The concatenated amino-acid alignment consisted of 122,170 positions. Both ML and BI methods generated phylogenetic trees in which all nodes were strongly supported (Table 1). In the ML reconstruction, all the bootstrap values were >70% and most nodes had 100% support. In the BI analysis, the posterior probability for all the nodes was 100%. Partitioning of the amino acid alignment resulted in 153 subsets. ML and BI phylogenies were then inferred based on the best substitution model for each partition (Table S6) and also strongly supported the monophyly of scleractinians (Table 1). In summary, unpartitioned and partitioned analysis of nuclear markers at the amino-acid and nucleotide level are congruent. The major implication of these analyses of nuclear sequence data is that corallimorpharians are not scleractinians that have undergone skeleton loss (Fig. 1A). However, a ML tree based on the mitochondrial proteins of a set of species close to those used for nuclear markers recovered the naked coral topology (Fig. S2), consistent with the results reported by Kitahara et al. (2014), which could be a result of the sequence composition biases in these mitochondrial genomes.
In the case of mt genomes, significant differences in the base composition of protein coding genes were observed between corallimorpharians, robust and complex corals, resulting in different patterns of codon usage and amino acid composition across the various lineages (Kitahara et al., 2014). In order to investigate the potential for compositional bias to affect the topology recovered for nuclear protein-coding genes, base composition was estimated for each of the 15 taxa included in the present analyses (Table S4). Base composition was generally similar across all the hexacorallian groups, but the octocoral (A + T) content (57.96%) was significantly higher. Within the Hexacorallia, the complex scleractinian clade had the highest (A + T) content (56.5%) and, consequently, a higher proportion of (A + T)-rich aa (FYMINK). The remaining groups (i.e., Actiniaria and Scleractinia [Robusta clade]) displayed an overall (A + T) content between 55.00 and 55.95% and no major differences between FYMINK and (G + C)-rich aa (GARP) (Fig. S3). The thymine and cytosine contents of nuclear protein coding genes of Robusta differed slightly (<1%) across all three codon positions compared to other scleractinians,. The nuclear protein-coding genes of Actinaria, Corallimorpharia and Scleractinia have therefore a very similar composition (Fig. S3). In comparison to proteins encoded by the mitochondrial genome, nuclear-encoded proteins of anthozoans contain, in general, more lysine (7% vs 2%), aspartic acid (5.5% vs 2%), and glutamic acid (7% vs 2.5%) residues, but significantly less phenylalanine (4% vs 8%, and 13% in robust corals).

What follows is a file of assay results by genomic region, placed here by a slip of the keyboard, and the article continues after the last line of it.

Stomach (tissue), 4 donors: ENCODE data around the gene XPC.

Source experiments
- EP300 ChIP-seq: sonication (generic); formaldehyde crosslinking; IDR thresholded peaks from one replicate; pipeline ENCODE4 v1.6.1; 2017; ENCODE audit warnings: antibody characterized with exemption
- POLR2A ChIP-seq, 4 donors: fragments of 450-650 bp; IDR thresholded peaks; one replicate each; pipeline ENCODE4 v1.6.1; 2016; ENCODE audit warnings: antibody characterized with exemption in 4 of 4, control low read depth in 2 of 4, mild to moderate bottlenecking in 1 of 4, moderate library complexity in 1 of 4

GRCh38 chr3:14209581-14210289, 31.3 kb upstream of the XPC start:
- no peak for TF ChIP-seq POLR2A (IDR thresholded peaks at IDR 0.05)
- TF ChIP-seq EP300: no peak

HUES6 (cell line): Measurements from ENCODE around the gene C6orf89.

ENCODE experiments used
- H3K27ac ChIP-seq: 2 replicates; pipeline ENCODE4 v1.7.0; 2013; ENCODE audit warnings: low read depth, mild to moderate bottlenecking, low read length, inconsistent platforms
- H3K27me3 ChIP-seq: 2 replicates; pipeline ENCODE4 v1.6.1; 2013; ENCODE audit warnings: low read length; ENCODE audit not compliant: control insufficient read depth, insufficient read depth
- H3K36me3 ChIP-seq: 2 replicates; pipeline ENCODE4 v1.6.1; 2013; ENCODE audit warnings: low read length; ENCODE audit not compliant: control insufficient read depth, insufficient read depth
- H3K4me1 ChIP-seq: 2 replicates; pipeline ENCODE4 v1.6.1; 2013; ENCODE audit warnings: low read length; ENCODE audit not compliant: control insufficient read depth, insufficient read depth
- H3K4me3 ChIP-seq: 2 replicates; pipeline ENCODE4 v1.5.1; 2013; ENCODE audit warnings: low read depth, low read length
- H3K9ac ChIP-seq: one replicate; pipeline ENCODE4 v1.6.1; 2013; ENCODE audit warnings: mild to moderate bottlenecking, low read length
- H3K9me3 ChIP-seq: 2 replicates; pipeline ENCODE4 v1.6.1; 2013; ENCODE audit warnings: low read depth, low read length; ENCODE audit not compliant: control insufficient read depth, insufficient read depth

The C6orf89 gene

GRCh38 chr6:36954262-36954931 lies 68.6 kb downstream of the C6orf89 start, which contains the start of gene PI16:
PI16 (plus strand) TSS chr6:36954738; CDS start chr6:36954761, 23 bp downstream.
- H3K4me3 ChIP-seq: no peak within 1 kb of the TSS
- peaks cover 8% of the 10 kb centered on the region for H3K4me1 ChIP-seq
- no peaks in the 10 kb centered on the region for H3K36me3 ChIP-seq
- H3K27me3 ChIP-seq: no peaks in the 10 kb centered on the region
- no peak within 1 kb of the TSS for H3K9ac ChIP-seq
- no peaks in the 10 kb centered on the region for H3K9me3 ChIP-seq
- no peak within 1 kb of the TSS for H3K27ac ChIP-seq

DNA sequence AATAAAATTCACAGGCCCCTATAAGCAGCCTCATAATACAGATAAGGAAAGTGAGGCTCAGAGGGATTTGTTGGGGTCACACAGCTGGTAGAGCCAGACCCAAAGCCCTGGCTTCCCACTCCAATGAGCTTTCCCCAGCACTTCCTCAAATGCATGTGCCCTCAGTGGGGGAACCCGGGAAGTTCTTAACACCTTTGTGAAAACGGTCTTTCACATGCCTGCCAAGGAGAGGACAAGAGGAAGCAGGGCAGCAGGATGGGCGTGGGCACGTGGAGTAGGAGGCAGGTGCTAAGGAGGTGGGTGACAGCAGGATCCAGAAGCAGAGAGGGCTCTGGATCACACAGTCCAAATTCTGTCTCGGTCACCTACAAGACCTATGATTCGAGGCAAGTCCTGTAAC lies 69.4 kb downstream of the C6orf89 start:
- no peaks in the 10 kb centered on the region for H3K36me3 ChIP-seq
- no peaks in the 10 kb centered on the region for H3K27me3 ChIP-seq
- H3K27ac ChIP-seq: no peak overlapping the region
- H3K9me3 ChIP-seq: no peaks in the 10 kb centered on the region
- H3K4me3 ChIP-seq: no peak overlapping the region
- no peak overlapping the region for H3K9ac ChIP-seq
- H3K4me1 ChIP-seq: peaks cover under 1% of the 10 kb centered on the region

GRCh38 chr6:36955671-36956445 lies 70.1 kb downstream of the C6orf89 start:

Major differences in the composition of mitochondrial protein-coding genes at both the nucleotide and amino acid levels support the idea that the mitochondrial genomes of robust corals are evolving at a different rate to those of other hexacorallians (Aranda et al., 2012; Fukami & Knowlton, 2005; Kitahara et al., 2014). However, no such compositional biases appear to hold for nuclear protein-coding genes, implying that these nuclear sequences are more appropriate sources of phylogenetic information than mitochondrial data (Kitahara et al., 2014).